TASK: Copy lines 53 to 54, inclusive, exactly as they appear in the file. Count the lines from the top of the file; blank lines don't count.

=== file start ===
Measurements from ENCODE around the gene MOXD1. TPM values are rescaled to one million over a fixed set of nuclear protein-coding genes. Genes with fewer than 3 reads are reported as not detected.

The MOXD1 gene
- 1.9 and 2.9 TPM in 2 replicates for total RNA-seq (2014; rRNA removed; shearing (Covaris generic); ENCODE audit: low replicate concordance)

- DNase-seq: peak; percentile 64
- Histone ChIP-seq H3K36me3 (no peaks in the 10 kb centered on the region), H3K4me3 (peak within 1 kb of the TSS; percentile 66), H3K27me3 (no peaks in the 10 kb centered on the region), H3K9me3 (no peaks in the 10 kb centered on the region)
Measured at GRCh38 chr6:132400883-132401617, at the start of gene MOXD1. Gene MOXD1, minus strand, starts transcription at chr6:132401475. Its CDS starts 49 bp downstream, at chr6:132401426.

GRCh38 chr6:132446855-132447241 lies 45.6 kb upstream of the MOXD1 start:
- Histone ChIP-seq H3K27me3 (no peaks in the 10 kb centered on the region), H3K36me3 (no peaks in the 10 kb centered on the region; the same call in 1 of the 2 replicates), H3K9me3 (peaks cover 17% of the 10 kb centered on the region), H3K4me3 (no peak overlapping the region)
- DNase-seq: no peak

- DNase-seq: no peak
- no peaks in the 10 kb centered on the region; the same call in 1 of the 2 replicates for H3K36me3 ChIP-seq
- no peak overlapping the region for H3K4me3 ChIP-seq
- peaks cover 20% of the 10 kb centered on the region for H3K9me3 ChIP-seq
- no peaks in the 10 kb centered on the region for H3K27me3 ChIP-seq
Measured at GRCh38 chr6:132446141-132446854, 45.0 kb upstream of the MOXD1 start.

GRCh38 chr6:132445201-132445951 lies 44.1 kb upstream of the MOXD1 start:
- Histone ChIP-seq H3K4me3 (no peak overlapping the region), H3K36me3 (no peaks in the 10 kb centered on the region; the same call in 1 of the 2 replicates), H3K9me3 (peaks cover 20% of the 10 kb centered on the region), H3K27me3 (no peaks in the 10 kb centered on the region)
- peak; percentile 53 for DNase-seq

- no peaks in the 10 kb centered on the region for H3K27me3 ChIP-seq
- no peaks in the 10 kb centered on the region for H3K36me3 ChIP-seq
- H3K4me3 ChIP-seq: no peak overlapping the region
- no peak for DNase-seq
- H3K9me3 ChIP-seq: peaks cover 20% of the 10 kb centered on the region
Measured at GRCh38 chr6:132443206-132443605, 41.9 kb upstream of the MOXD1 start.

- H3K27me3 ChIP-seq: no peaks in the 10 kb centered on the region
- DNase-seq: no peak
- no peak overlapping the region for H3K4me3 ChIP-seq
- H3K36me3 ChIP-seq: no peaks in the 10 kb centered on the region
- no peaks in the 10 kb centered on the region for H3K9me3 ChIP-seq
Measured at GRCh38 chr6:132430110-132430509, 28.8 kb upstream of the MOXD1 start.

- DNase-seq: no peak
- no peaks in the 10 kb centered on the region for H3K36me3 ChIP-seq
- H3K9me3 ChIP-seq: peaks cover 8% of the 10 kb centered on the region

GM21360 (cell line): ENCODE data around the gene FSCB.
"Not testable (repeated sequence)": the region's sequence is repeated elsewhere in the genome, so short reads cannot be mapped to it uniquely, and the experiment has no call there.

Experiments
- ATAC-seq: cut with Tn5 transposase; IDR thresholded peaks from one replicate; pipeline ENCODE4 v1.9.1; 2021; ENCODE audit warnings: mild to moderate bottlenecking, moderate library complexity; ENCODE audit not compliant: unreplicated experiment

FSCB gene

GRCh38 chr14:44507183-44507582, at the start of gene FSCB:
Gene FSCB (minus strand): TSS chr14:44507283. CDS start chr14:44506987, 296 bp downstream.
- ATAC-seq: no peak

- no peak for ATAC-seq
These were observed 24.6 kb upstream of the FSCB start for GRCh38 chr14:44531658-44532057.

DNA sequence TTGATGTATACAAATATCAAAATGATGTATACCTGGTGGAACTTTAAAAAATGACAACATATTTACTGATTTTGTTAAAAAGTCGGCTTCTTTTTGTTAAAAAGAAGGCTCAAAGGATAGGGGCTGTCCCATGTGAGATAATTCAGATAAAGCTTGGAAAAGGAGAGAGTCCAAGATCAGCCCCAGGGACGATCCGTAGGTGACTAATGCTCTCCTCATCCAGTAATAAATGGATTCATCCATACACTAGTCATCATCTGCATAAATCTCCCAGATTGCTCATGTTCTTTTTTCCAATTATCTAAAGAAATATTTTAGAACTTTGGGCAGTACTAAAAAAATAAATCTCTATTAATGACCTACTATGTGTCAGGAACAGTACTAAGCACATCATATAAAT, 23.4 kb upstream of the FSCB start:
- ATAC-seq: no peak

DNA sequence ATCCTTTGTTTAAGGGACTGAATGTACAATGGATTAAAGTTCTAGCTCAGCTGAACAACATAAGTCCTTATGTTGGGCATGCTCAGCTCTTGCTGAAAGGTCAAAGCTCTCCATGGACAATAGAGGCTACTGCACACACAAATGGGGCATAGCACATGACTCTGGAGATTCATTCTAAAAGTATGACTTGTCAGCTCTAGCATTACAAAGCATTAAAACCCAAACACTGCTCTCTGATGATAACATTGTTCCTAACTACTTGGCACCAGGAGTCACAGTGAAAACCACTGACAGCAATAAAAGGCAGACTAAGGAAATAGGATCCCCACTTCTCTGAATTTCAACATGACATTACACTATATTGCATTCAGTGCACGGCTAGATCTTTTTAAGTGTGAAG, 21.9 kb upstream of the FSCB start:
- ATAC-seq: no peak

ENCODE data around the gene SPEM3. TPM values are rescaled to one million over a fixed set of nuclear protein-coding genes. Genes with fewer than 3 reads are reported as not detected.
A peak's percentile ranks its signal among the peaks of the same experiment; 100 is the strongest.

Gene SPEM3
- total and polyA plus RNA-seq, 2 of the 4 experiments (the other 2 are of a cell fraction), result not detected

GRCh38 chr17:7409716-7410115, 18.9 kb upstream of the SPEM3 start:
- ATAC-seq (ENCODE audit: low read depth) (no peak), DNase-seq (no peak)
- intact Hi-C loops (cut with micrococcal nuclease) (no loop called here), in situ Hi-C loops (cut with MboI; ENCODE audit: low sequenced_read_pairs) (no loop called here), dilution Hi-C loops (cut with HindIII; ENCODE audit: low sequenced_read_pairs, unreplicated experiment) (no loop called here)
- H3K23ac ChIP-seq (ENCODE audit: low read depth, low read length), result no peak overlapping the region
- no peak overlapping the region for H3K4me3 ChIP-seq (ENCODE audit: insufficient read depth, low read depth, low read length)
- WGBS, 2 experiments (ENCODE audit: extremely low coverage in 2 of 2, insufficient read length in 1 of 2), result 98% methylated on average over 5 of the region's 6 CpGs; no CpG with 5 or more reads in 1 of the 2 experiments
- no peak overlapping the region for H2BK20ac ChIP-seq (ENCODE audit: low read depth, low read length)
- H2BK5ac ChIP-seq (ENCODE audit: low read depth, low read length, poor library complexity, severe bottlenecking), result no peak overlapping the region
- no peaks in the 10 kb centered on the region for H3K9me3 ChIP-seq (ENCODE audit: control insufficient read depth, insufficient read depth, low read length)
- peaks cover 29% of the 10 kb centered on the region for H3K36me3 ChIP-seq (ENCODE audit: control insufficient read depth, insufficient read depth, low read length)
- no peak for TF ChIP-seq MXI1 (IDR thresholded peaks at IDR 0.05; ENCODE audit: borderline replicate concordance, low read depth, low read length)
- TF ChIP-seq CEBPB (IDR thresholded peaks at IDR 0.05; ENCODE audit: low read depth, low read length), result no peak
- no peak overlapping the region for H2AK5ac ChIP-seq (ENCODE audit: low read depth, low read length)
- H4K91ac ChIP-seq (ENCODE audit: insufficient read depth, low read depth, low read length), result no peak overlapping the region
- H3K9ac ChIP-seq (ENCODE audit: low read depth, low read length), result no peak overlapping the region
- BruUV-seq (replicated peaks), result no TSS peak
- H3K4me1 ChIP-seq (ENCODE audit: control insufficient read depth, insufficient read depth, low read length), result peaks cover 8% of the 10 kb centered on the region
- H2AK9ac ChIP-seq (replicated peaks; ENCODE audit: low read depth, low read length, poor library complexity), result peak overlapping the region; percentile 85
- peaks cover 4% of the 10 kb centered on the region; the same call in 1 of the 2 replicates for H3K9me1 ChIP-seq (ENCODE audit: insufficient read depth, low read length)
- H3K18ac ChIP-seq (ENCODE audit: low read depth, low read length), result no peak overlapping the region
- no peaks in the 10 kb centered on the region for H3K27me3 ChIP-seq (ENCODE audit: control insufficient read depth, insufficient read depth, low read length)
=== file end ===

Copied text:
- ATAC-seq (ENCODE audit: low read depth) (no peak), DNase-seq (no peak)
- intact Hi-C loops (cut with micrococcal nuclease) (no loop called here), in situ Hi-C loops (cut with MboI; ENCODE audit: low sequenced_read_pairs) (no loop called here), dilution Hi-C loops (cut with HindIII; ENCODE audit: low sequenced_read_pairs, unreplicated experiment) (no loop called here)